Issue 29 December 2002
Platypuses (Ornithorhynchus anatinus) are the only mammals that squirt venom. They do this from a mobile calcaneus spur situated on the inside of each hind limb. It is a sophisticated system. The spur itself is attached at its base to a small bone which can articulate; when needed it moves at a right angle to the limb ready to fire. Strangely, only male platypuses have spurs; female platypuses lose theirs during development. Platypus venom has been under close scrutiny since 1895 when two naturalists Charles J. Martin and Frank Tidswell made their first account. We know today that platypus venom is a cocktail of toxins, most of which is a mixture of proteins which resemble no other to date. These have been named the defensin-like proteins, or DLPs, because their three dimensional structure resembles that of an antimicrobial peptide known as beta-defensin.
Venom is not the only feature which makes the platypus a unique mammal. Amongst the most noticeable are its duckbill and unique orifice for both excretion and reproduction a reptilian trait. The first specimen of a platypus was sent to England in 1798. No one could make bill or tail of it. Chinese taxidermists had been tricking European navigators for ages with mermaid figures which were in fact the trunks of monkeys stuck to the ends of fish. So when the first platypus arrived in England, the naturalist George Shaw described it as a possible fraud.
Another peculiar characteristic of platypuses is their ability to lay eggs. Such a skill or indeed lack of skill lay at the heart of heated discussions amongst illustrious 19th century scientists such as Johann Friedrich Meckel, Richard Owen, Jean-Baptiste Lamark and Etienne Geoffroy Saint-Hilaire. To calm the storm, they sent a young naturalist, W.H. Caldwell, to Australia to find a few. With the help of 150 aborigines and vicious colonial behaviour, Caldwell did end up discovering some though it was not an easy task since platypus eggs are usually only laid in pairs and are no longer than 2cm.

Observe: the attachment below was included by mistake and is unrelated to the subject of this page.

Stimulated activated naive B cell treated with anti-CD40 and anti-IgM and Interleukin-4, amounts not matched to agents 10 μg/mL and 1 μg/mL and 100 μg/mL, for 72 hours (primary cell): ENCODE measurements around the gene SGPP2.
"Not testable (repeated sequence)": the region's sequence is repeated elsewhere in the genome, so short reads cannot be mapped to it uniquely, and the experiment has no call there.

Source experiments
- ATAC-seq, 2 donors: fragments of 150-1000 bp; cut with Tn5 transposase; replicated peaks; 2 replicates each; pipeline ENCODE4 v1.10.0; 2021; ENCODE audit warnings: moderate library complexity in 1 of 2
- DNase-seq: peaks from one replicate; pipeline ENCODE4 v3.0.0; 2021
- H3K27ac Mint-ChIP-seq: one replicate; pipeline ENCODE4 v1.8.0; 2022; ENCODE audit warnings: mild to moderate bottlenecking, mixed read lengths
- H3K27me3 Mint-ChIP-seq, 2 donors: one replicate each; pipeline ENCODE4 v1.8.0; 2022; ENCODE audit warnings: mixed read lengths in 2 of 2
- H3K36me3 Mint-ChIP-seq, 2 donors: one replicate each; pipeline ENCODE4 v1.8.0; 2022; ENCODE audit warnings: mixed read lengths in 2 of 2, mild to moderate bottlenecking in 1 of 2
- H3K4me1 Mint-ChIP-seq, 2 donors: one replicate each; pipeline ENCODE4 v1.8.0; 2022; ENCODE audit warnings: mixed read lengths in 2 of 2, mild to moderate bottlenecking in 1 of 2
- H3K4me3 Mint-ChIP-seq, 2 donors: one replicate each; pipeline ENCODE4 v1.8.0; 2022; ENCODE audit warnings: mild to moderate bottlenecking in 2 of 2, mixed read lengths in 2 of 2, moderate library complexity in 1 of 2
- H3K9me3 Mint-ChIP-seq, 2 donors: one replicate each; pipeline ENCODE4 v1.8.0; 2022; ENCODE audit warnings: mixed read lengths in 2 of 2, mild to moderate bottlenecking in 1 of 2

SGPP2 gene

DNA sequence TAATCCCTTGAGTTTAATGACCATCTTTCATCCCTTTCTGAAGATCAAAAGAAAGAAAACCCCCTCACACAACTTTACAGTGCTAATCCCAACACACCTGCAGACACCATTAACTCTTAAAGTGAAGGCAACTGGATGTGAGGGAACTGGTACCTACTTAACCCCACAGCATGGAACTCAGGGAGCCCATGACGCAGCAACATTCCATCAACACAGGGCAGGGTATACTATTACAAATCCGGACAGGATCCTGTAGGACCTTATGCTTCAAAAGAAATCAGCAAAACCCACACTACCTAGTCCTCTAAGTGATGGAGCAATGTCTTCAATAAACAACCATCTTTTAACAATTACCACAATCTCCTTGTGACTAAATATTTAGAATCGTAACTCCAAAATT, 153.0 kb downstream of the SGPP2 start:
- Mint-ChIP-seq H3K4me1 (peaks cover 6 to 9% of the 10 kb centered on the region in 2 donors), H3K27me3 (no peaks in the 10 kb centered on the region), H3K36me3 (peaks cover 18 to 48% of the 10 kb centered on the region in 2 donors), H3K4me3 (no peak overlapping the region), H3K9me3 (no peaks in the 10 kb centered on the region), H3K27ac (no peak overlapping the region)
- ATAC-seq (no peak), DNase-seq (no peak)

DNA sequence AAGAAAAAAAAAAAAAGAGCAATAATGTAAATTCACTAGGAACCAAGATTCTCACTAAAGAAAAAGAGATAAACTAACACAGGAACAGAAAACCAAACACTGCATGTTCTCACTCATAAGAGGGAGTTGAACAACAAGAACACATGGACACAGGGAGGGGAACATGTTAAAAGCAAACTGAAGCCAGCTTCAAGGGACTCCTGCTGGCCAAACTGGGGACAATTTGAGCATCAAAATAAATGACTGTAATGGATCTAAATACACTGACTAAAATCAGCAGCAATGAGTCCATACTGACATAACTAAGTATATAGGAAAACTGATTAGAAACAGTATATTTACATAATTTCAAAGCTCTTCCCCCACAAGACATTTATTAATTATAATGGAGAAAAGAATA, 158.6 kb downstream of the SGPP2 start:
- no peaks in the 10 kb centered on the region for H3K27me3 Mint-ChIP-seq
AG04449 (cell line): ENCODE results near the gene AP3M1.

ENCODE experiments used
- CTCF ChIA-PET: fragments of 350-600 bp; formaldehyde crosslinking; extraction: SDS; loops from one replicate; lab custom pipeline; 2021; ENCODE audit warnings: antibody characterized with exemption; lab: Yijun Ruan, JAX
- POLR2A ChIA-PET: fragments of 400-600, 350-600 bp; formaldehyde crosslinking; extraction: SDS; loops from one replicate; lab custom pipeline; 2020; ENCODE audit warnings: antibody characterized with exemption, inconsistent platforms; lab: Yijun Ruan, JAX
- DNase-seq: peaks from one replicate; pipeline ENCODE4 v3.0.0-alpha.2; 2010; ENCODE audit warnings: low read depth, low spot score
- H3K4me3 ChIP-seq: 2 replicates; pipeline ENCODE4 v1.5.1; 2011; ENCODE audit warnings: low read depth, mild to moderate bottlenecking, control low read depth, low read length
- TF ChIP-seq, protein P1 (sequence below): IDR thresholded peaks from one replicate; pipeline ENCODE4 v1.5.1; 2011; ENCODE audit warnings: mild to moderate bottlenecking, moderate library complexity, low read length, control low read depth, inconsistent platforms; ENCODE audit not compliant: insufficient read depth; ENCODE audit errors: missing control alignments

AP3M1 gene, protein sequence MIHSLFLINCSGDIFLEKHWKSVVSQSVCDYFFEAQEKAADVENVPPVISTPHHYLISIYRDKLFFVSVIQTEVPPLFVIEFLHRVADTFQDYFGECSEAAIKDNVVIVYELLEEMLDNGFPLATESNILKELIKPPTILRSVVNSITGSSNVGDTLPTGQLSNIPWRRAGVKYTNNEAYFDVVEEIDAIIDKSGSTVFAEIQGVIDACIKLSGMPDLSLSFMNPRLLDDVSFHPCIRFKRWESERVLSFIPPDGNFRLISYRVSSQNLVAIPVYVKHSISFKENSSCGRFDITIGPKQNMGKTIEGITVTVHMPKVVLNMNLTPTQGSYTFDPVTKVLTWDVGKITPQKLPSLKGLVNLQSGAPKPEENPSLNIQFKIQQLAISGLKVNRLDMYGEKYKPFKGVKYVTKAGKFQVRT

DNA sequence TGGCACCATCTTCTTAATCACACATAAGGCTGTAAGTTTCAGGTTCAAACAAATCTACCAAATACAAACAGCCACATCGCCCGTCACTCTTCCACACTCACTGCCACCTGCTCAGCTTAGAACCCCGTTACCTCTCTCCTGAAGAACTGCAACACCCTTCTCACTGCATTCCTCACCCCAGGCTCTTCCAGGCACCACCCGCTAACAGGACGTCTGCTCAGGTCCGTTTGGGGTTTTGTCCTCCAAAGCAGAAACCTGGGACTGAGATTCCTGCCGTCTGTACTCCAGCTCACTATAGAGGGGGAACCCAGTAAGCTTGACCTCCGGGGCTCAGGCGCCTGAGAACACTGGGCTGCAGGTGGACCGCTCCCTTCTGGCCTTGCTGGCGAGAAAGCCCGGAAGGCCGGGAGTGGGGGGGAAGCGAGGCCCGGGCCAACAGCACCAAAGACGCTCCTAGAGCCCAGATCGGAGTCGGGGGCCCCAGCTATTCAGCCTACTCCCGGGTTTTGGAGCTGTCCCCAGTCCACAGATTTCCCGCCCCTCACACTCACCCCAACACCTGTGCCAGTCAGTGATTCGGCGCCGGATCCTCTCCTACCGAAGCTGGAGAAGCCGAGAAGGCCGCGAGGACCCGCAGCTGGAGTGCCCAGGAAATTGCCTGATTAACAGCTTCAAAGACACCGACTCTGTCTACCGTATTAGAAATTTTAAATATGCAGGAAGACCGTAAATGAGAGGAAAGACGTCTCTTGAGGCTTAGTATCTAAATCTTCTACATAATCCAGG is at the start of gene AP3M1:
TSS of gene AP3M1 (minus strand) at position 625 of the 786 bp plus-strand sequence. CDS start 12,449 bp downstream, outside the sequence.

Ornithorhynchus anatinus (1863), John Gould
When a platypus feels inconvenienced, it digs its spur into its victim and releases its venom. Since it is only the male platypus that has the use of such artillery, it is thought that the spurs are probably used as an offensive weapon to assert dominance during the mating season and to lay down territorial boundaries. Venom production does indeed increase during the mating season, which sustains the theory. The venom has probably a defensive role too though the aim seems less to kill than to induce intensive pain. Human poisoning is not rare and results in excruciating pain accompanied by massive swelling. Snake venom and platypus venom do seem to cause the same physiological discomforts though snake venom is far more virulent. However, it has been shown that platypus venom can kill dogs when injected intravenously.
Four major toxins make up the protein components of platypus venom, three of which are unique to platypuses: the defensin-like proteins (DLPs). Named after a class of antimicrobial peptides the mammalian beta defensins DLP only seems to share a comparable three dimensional structure. They are small, compact, globular proteins packed with beta-bulges, hairpin loops and beta-sheets. The fine detail of the three dimensional structure is very different though, hinting that the two types of protein do not share the same biological activity. Indeed, neither an antimicrobial nor a myotoxic activity has been detected to date. However, these compact molecules do present a structural core which could support different functional groups and hence exhibit different pharmacological and physiological activities. One possible role of DLP may be to produce in unison with other venom components the pain so characteristic of platypus poisoning.
Platypus toxins must participate in the activation of pain receptors, be it indirectly or directly. That is why they like all toxins are of particular interest in the understanding of pain-inducing effects. Ultimately a finer knowledge of what pain actually is, and by what it is caused, can lead to the development of drugs such as painkillers, which could be used to inhibit chronic pain states. Some animal synthetic analogues of animal toxins have already entered clinical trials for the treatment of neuropathologies for instance. The interest in platypus venom is that the pain is long lasting and particularly intense. And if DLPs do have a role in triggering off pain, it could lead to the discovery of novel pharmacological targets where common analgesics are ineffective.